Wednesday, July 10, 2013

SRAP Student Spotlight: Griffin and Mapping Regional Isotopes

SRAPer: Griffin Gilmore
Home State: California
Grade in School: Senior
Plans after high school: Attend Air force Academy, if possible, and major in either astrophysics or astronomy


Griffin takes down field notes
Energy and curiosity are key ingredients when it comes to being a scientist and Griffin Gilmore has plenty of both. While the planning stages of a project often lack the excitement of the implementation stage, Griffin is enthusiastic about all aspect of his project, planning included. He knows exactly what he wants to accomplish and how to reach that goal.

“My SRAP project is about taking samples of isotopes from the Laramie River and Crow Creek watershed,” Griffin explains. “Then, from those samples, we can make an isoscape, which is a map of the isotopes within a region so that we better understand how water flows throughout the area.”

This project is part of the larger WyCEHG project, focused on understanding Wyoming water systems. Griffin’s work will contribute to the knowledge WyCEHG is working towards and plays an important role in understanding the relationship between ground water, sub-surface water and precipitation.

Griffin is working with Dr. Scott Miller, a spatial processes hydrologist at the University of Wyoming and co-principal investigator for WyCEHG. Dr. Miller is enthusiastic about the project, because it is centered on a new way of approaching water science.

“Griffin is working on an emerging kind of water science at UW,” says Dr. Miller. “His research is the first attempt at using isotopes to understand how water changes downriver in these systems. Griffin has come up with a very clever project and his research will be beneficial to the WyCEHG project. It’s terrific to have a high school student contribute to fundamental science.”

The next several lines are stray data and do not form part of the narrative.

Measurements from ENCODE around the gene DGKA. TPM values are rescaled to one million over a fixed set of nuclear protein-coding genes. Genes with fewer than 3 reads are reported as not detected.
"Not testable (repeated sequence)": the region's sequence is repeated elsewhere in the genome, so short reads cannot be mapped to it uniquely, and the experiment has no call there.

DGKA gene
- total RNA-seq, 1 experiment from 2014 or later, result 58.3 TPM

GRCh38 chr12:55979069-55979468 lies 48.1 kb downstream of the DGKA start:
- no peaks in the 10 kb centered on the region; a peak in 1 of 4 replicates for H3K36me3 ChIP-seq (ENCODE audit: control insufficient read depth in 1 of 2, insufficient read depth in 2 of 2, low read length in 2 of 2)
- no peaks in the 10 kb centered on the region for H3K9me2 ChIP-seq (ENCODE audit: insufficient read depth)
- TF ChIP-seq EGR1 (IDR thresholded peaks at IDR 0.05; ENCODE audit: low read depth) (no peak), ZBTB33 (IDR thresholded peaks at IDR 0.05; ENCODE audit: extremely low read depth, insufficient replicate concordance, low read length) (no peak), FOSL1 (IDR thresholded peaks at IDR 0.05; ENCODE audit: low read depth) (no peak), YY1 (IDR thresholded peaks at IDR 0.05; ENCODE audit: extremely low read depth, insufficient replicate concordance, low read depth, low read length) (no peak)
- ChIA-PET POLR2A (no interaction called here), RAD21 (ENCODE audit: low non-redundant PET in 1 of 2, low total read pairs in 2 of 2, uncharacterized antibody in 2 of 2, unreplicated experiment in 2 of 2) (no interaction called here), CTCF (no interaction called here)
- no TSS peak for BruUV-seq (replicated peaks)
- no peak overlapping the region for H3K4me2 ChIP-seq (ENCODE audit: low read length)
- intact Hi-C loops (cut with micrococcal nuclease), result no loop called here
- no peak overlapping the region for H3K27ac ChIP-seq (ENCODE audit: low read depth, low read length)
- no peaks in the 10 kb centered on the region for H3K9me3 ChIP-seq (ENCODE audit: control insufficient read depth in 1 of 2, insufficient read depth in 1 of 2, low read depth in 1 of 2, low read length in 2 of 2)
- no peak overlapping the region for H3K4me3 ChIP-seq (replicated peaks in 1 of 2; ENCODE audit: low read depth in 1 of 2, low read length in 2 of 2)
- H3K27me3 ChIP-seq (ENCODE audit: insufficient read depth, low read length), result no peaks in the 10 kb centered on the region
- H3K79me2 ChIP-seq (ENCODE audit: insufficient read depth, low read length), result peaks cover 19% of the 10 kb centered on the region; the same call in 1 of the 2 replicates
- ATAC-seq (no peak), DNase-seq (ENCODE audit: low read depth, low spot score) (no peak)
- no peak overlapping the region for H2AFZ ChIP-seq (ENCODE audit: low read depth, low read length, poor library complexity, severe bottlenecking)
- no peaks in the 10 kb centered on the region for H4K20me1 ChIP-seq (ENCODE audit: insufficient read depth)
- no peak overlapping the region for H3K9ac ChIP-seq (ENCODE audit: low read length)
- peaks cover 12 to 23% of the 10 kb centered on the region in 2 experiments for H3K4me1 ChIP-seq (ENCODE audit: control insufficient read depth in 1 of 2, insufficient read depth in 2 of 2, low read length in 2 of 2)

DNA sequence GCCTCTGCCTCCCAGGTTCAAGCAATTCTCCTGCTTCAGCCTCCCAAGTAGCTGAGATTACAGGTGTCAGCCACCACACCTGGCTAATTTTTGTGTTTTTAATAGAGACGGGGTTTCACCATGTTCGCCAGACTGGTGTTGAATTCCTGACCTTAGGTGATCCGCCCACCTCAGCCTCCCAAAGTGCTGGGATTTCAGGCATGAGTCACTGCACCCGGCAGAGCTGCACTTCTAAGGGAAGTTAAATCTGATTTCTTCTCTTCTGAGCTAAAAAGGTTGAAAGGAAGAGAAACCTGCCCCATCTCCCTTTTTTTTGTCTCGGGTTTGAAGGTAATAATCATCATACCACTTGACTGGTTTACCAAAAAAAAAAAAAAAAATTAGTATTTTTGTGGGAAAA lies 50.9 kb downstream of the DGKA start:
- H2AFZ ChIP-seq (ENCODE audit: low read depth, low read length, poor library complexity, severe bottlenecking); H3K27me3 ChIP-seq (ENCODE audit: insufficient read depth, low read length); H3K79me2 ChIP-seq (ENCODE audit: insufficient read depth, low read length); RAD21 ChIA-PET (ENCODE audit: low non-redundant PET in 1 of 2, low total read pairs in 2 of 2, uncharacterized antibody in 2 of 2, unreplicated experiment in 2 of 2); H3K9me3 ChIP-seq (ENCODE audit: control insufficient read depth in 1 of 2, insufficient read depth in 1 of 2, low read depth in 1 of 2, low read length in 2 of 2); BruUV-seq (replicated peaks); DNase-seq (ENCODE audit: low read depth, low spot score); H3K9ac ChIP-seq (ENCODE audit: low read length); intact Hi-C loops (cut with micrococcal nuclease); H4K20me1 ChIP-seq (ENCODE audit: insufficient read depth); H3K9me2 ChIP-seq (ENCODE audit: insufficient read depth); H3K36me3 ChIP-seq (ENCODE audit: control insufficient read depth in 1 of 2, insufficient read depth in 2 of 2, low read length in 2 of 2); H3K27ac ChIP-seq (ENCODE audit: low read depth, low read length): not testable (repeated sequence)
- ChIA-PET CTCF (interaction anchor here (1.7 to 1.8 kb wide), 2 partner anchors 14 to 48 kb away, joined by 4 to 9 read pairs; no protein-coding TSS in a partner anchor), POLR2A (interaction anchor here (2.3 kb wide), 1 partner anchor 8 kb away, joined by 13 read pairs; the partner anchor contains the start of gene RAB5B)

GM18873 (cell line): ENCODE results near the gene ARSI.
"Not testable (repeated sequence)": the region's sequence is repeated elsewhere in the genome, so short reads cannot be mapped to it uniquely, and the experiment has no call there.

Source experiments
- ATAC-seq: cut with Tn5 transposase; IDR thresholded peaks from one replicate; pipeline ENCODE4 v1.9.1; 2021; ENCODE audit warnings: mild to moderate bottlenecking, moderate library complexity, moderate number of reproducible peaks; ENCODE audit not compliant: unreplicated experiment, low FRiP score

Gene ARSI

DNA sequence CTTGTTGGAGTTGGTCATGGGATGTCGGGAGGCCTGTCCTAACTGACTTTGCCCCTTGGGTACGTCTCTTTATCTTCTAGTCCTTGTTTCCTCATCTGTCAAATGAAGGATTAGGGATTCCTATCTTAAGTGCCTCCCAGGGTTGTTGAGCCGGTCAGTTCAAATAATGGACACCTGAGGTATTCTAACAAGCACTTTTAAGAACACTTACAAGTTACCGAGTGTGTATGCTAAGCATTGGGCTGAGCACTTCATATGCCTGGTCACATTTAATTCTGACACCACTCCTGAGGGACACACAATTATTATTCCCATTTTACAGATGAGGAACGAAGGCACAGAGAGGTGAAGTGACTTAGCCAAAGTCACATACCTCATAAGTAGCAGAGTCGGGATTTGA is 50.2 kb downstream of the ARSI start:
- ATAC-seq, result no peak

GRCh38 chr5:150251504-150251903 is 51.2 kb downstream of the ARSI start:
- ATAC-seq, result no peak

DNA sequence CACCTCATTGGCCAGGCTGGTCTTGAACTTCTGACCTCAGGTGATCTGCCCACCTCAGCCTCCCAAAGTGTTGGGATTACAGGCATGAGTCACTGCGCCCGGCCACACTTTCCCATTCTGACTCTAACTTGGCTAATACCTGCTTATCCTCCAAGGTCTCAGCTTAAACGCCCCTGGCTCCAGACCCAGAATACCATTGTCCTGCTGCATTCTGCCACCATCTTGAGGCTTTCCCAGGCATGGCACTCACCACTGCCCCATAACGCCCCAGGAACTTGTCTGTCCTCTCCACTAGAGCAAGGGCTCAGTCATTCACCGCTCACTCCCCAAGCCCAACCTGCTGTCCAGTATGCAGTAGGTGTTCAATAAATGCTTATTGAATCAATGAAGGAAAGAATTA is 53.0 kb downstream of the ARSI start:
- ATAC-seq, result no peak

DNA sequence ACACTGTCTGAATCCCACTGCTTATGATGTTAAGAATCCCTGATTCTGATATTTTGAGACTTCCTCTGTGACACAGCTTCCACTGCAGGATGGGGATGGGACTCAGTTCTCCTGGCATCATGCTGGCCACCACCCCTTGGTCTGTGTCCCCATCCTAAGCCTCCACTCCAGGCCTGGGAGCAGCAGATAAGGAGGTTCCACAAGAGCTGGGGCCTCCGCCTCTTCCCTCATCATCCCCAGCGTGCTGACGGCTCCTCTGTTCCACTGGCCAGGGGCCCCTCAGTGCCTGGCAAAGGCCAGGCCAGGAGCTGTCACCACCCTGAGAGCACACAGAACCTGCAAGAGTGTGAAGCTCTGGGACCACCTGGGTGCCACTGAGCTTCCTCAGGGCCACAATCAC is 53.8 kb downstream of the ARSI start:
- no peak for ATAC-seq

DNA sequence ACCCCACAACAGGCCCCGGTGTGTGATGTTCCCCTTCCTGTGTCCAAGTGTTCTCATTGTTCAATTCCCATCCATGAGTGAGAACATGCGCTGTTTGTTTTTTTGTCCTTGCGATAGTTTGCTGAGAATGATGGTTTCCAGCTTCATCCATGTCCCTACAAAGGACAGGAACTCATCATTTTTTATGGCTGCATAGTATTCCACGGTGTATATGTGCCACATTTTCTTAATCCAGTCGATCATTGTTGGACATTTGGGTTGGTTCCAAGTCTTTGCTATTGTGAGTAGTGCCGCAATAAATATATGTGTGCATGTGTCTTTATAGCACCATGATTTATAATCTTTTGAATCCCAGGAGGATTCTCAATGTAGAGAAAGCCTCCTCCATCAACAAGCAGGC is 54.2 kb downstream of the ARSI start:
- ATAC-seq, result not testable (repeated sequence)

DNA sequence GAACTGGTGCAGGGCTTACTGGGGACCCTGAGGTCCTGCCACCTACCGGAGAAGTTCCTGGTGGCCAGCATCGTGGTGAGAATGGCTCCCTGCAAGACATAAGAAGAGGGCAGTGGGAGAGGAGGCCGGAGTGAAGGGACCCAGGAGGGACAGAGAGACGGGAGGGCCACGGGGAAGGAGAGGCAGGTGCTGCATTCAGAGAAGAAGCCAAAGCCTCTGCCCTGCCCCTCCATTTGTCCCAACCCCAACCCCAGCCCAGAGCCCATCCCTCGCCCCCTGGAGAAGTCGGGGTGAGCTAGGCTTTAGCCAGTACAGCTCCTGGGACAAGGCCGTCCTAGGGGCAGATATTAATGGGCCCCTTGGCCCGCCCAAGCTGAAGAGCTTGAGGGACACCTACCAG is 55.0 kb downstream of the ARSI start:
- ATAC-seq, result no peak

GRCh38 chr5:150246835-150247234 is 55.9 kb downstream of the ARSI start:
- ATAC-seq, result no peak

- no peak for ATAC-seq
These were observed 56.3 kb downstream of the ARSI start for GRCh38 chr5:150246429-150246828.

While Griffin is still getting everything ready and preparing for several days of field work, he is most looking forward to the analysis process in the Stable Isotope Lab.
Griffin takes a measurement at one WyCEHG site
“I’m really going to enjoy the in-lab work,” Griffin says. “I like anything about chemistry, isotopes included.”

In addition to chemistry, Griffin likes physics and astronomy.

“Ever since a young age I’ve been fascinated with astronomy and there’s a lot of physics within astronomy,” Griffin says.

Griffin’s love of astronomy and physics is what makes the Air force Academy appealing with its strong astrophysics program. No matter where he decides to go for college, however, Griffin is ready for starting a career in science.

“I think SRAP is a great opportunity,” Griffin says. “It’s great for college and great for getting experience in the science fields.”
SRAP is a six-week intensive research program based at the University of Wyoming and sponsored by Wyoming EPSCoR.
By  Kali S. McCrackin
Photos by Robin E. Rasmussen and Kali S. McCrackin

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